Judges 13
Barnes' Notes
And the children of Israel did evil again in the sight of the LORD; and the LORD delivered them into the hand of the Philistines forty years.
The Philistines have been mentioned as oppressors of Israel in Judges 3:31; Judges 10:7, Judges 10:11; and the Israelite worship of the gods of the Philistines is spoken of in Judges 10:6. But this is the first time that we have any detailed history in connection with the Philistines. They continned to be the prominent enemies of Israel until the time of David.

Forty years - The Philistine dominion began before the birth of Samson Judges 13:5, and was in force during Samson's twenty years' judgeship Judges 14:4; Judges 15:20. The 40 years are, therefore, about coincident with Samson's life.

And there was a certain man of Zorah, of the family of the Danites, whose name was Manoah; and his wife was barren, and bare not.
Zorah - See the marginal reference.

His wife was barren - To mark more distinctly the high providential destiny of the child that was eventually born. Compare the similar circumstances of the birth of Isaac, Jacob, Samuel, and John the Baptist.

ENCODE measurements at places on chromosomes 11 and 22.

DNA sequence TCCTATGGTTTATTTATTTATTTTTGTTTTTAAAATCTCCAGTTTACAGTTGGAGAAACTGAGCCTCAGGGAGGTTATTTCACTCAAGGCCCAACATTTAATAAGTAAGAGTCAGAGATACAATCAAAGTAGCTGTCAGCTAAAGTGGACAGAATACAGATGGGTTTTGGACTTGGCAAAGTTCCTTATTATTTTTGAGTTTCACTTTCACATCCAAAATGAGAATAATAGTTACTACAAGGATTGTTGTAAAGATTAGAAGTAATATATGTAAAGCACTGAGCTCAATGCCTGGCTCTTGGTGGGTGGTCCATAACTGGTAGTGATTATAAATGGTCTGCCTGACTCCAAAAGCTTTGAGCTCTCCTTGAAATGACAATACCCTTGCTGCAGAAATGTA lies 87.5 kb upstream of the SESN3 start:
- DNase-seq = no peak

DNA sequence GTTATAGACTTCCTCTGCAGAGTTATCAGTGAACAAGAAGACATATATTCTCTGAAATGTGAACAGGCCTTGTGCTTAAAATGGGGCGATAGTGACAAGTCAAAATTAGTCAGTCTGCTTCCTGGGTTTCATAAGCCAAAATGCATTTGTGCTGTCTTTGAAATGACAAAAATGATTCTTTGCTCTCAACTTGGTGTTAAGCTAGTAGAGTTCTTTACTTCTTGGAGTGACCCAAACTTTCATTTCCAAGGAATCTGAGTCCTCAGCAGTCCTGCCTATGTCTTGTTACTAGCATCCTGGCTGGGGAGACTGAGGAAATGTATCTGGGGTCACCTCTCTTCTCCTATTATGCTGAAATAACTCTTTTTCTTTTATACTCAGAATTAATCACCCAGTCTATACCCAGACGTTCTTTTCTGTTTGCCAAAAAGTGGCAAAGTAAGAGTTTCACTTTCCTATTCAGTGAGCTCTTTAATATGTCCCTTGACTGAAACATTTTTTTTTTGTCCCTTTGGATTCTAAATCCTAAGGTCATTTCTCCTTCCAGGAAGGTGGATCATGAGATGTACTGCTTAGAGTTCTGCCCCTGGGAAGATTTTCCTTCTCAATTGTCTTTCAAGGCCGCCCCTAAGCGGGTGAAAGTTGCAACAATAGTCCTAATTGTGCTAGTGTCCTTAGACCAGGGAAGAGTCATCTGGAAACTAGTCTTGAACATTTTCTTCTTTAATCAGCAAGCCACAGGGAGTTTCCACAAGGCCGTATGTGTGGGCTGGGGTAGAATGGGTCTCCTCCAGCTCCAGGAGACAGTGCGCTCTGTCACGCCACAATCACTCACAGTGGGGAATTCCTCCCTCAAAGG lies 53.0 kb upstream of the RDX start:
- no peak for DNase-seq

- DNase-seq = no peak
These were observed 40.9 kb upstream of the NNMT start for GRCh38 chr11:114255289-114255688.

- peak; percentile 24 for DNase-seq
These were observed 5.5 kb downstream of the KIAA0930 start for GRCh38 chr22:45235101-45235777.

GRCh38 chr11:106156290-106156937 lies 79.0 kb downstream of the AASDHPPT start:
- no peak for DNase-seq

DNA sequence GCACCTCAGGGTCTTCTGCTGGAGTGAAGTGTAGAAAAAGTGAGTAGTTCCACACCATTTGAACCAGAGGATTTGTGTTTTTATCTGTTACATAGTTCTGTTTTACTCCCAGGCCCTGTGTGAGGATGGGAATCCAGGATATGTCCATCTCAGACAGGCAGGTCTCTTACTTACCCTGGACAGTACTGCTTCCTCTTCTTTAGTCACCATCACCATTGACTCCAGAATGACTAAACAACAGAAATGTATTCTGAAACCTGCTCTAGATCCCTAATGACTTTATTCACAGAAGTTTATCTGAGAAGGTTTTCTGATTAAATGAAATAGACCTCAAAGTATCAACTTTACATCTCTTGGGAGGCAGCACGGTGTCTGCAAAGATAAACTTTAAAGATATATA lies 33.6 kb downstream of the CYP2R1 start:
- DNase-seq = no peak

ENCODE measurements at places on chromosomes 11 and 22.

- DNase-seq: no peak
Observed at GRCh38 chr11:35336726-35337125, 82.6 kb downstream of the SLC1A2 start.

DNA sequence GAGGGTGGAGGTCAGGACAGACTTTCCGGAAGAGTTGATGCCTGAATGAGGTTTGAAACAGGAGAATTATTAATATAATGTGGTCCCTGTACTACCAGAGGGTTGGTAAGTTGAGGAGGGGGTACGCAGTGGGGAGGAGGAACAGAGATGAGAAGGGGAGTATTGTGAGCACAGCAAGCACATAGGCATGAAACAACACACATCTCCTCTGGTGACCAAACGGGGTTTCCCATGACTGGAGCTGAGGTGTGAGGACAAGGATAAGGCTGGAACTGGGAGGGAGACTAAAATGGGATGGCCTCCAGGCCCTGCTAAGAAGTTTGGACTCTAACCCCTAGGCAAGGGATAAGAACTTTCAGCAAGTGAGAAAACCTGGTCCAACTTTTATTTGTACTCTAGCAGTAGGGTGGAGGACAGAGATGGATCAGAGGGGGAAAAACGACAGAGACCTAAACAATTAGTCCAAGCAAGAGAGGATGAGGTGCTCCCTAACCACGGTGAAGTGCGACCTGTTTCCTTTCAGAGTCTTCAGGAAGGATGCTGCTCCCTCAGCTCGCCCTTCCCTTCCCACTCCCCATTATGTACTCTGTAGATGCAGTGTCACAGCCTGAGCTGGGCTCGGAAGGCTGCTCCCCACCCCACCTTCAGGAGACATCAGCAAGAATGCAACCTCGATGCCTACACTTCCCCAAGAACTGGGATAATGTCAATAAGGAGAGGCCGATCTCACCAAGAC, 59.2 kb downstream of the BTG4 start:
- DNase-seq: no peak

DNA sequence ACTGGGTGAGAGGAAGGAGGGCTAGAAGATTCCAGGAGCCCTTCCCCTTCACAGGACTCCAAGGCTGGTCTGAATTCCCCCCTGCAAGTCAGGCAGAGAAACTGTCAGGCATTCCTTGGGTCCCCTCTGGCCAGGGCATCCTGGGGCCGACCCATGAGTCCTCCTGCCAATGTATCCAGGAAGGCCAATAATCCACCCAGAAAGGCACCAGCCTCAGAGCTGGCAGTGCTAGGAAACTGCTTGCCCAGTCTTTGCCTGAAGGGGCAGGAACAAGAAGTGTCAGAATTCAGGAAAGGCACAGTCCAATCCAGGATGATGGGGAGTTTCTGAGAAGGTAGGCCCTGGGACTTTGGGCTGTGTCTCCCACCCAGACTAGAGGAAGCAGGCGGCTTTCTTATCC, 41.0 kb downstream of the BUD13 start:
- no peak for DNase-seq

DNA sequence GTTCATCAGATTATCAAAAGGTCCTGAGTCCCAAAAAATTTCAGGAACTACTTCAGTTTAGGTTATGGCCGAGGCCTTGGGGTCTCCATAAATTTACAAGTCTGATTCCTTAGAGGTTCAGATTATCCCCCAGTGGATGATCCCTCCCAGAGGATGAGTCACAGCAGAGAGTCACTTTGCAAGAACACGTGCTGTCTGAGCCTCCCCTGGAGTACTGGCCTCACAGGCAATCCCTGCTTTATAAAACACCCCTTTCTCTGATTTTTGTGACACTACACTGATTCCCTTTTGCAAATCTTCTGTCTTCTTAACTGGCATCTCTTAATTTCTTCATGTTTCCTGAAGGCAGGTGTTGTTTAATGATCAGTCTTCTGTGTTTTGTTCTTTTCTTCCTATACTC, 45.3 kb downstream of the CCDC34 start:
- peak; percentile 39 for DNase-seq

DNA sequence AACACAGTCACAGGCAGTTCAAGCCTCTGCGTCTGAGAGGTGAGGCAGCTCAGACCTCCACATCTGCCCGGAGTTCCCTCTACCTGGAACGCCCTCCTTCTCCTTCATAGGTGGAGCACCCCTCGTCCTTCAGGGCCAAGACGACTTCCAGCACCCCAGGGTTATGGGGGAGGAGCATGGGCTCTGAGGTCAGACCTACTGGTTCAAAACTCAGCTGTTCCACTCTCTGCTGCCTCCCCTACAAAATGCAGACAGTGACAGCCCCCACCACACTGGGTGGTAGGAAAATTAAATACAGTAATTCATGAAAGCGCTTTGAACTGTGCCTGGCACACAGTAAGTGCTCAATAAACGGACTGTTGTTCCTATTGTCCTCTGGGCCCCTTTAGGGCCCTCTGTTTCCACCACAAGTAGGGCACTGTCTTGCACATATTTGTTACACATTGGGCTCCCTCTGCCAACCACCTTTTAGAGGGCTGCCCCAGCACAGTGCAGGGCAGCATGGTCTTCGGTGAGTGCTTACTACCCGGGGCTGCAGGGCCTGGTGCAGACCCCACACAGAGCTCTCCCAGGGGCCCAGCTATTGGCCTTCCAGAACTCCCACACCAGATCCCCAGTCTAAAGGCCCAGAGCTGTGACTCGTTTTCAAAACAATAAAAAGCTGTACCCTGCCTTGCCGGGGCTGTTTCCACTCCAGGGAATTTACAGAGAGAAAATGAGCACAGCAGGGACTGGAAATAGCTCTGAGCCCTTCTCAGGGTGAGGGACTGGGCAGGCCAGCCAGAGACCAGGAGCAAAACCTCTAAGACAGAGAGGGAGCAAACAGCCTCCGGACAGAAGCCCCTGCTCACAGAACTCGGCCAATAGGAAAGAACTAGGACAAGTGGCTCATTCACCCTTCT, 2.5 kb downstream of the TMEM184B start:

And the angel of the LORD appeared unto the woman, and said unto her, Behold now, thou art barren, and bearest not: but thou shalt conceive, and bear a son.
Now therefore beware, I pray thee, and drink not wine nor strong drink, and eat not any unclean thing:
For, lo, thou shalt conceive, and bear a son; and no rasor shall come on his head: for the child shall be a Nazarite unto God from the womb: and he shall begin to deliver Israel out of the hand of the Philistines.
A Nazarite - See the marginal reference. and note. The common Nazarite vow was for a limited time, like Paul's Acts 18:18; Acts 21:23-26. Others, like Samuel 1 Samuel 1:11, were Nazarites for life.